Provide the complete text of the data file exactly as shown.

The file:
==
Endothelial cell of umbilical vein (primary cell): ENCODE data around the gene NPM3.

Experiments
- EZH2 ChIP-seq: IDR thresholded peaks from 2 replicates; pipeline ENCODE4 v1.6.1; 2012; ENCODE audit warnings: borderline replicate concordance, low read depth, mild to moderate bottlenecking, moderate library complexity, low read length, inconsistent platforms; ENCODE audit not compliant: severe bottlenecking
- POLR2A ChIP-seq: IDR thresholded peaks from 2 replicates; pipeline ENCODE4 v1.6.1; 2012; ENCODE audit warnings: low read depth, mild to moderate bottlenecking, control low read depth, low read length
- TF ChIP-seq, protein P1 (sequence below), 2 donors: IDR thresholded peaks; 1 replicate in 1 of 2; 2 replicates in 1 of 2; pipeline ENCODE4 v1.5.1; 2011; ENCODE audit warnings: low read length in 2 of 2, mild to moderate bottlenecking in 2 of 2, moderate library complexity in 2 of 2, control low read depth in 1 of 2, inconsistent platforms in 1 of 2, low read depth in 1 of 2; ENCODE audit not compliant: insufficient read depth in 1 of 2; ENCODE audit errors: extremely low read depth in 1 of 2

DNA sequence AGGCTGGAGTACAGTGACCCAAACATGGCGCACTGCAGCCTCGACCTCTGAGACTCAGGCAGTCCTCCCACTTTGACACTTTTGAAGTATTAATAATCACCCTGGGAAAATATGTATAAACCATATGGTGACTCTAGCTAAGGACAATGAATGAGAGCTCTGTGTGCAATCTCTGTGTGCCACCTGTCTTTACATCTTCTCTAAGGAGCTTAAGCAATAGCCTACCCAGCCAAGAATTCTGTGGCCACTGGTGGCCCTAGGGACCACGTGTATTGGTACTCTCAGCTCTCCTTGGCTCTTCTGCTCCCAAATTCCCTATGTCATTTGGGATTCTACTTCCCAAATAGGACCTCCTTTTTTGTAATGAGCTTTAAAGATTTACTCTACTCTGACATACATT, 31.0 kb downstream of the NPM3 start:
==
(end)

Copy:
Endothelial cell of umbilical vein (primary cell): ENCODE data around the gene NPM3.

Experiments
- EZH2 ChIP-seq: IDR thresholded peaks from 2 replicates; pipeline ENCODE4 v1.6.1; 2012; ENCODE audit warnings: borderline replicate concordance, low read depth, mild to moderate bottlenecking, moderate library complexity, low read length, inconsistent platforms; ENCODE audit not compliant: severe bottlenecking
- POLR2A ChIP-seq: IDR thresholded peaks from 2 replicates; pipeline ENCODE4 v1.6.1; 2012; ENCODE audit warnings: low read depth, mild to moderate bottlenecking, control low read depth, low read length
- TF ChIP-seq, protein P1 (sequence below), 2 donors: IDR thresholded peaks; 1 replicate in 1 of 2; 2 replicates in 1 of 2; pipeline ENCODE4 v1.5.1; 2011; ENCODE audit warnings: low read length in 2 of 2, mild to moderate bottlenecking in 2 of 2, moderate library complexity in 2 of 2, control low read depth in 1 of 2, inconsistent platforms in 1 of 2, low read depth in 1 of 2; ENCODE audit not compliant: insufficient read depth in 1 of 2; ENCODE audit errors: extremely low read depth in 1 of 2

DNA sequence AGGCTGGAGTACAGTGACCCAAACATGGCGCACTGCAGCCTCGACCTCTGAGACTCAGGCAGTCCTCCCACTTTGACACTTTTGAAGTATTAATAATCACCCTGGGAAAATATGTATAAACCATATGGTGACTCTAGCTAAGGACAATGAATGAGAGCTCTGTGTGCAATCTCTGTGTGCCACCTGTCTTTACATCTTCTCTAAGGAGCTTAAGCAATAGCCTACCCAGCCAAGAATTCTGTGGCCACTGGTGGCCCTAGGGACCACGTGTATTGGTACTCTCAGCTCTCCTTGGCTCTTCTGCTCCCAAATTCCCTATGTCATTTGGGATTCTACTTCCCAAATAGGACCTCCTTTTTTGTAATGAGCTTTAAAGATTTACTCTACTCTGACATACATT, 31.0 kb downstream of the NPM3 start: